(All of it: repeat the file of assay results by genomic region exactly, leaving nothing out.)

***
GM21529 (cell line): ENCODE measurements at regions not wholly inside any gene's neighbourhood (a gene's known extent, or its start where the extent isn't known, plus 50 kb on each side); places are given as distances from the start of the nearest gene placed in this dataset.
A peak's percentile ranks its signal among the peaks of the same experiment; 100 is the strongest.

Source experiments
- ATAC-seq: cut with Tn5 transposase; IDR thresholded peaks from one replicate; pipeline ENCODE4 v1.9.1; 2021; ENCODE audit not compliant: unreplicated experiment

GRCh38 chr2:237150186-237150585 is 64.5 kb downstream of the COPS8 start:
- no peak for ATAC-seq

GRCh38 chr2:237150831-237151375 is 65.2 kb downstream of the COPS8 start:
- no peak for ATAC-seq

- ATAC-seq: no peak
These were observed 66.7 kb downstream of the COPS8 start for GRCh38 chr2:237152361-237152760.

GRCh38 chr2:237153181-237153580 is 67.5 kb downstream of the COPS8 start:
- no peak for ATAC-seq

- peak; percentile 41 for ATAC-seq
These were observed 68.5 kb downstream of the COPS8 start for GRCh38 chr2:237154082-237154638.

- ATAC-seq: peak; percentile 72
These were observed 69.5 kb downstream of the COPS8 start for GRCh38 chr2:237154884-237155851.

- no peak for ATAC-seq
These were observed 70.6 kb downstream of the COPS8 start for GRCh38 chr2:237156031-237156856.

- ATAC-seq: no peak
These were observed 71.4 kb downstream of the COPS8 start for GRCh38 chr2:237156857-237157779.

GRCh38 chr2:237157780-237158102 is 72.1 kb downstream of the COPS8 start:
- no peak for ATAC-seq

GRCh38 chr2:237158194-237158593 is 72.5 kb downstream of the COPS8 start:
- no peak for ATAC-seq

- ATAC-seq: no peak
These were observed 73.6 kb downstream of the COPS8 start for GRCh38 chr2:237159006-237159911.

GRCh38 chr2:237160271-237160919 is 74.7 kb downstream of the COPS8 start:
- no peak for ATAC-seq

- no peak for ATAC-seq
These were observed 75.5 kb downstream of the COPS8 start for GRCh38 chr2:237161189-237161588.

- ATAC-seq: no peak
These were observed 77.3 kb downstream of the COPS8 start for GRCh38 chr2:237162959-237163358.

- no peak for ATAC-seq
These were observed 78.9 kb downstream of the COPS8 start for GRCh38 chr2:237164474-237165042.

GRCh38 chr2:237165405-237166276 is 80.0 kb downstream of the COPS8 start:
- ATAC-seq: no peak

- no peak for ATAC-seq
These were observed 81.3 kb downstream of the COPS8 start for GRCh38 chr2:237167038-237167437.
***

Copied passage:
GM21529 (cell line): ENCODE measurements at regions not wholly inside any gene's neighbourhood (a gene's known extent, or its start where the extent isn't known, plus 50 kb on each side); places are given as distances from the start of the nearest gene placed in this dataset.
A peak's percentile ranks its signal among the peaks of the same experiment; 100 is the strongest.

Source experiments
- ATAC-seq: cut with Tn5 transposase; IDR thresholded peaks from one replicate; pipeline ENCODE4 v1.9.1; 2021; ENCODE audit not compliant: unreplicated experiment

GRCh38 chr2:237150186-237150585 is 64.5 kb downstream of the COPS8 start:
- no peak for ATAC-seq

GRCh38 chr2:237150831-237151375 is 65.2 kb downstream of the COPS8 start:
- no peak for ATAC-seq

- ATAC-seq: no peak
These were observed 66.7 kb downstream of the COPS8 start for GRCh38 chr2:237152361-237152760.

GRCh38 chr2:237153181-237153580 is 67.5 kb downstream of the COPS8 start:
- no peak for ATAC-seq

- peak; percentile 41 for ATAC-seq
These were observed 68.5 kb downstream of the COPS8 start for GRCh38 chr2:237154082-237154638.

- ATAC-seq: peak; percentile 72
These were observed 69.5 kb downstream of the COPS8 start for GRCh38 chr2:237154884-237155851.

- no peak for ATAC-seq
These were observed 70.6 kb downstream of the COPS8 start for GRCh38 chr2:237156031-237156856.

- ATAC-seq: no peak
These were observed 71.4 kb downstream of the COPS8 start for GRCh38 chr2:237156857-237157779.

GRCh38 chr2:237157780-237158102 is 72.1 kb downstream of the COPS8 start:
- no peak for ATAC-seq

GRCh38 chr2:237158194-237158593 is 72.5 kb downstream of the COPS8 start:
- no peak for ATAC-seq

- ATAC-seq: no peak
These were observed 73.6 kb downstream of the COPS8 start for GRCh38 chr2:237159006-237159911.

GRCh38 chr2:237160271-237160919 is 74.7 kb downstream of the COPS8 start:
- no peak for ATAC-seq

- no peak for ATAC-seq
These were observed 75.5 kb downstream of the COPS8 start for GRCh38 chr2:237161189-237161588.

- ATAC-seq: no peak
These were observed 77.3 kb downstream of the COPS8 start for GRCh38 chr2:237162959-237163358.

- no peak for ATAC-seq
These were observed 78.9 kb downstream of the COPS8 start for GRCh38 chr2:237164474-237165042.

GRCh38 chr2:237165405-237166276 is 80.0 kb downstream of the COPS8 start:
- ATAC-seq: no peak

- no peak for ATAC-seq
These were observed 81.3 kb downstream of the COPS8 start for GRCh38 chr2:237167038-237167437.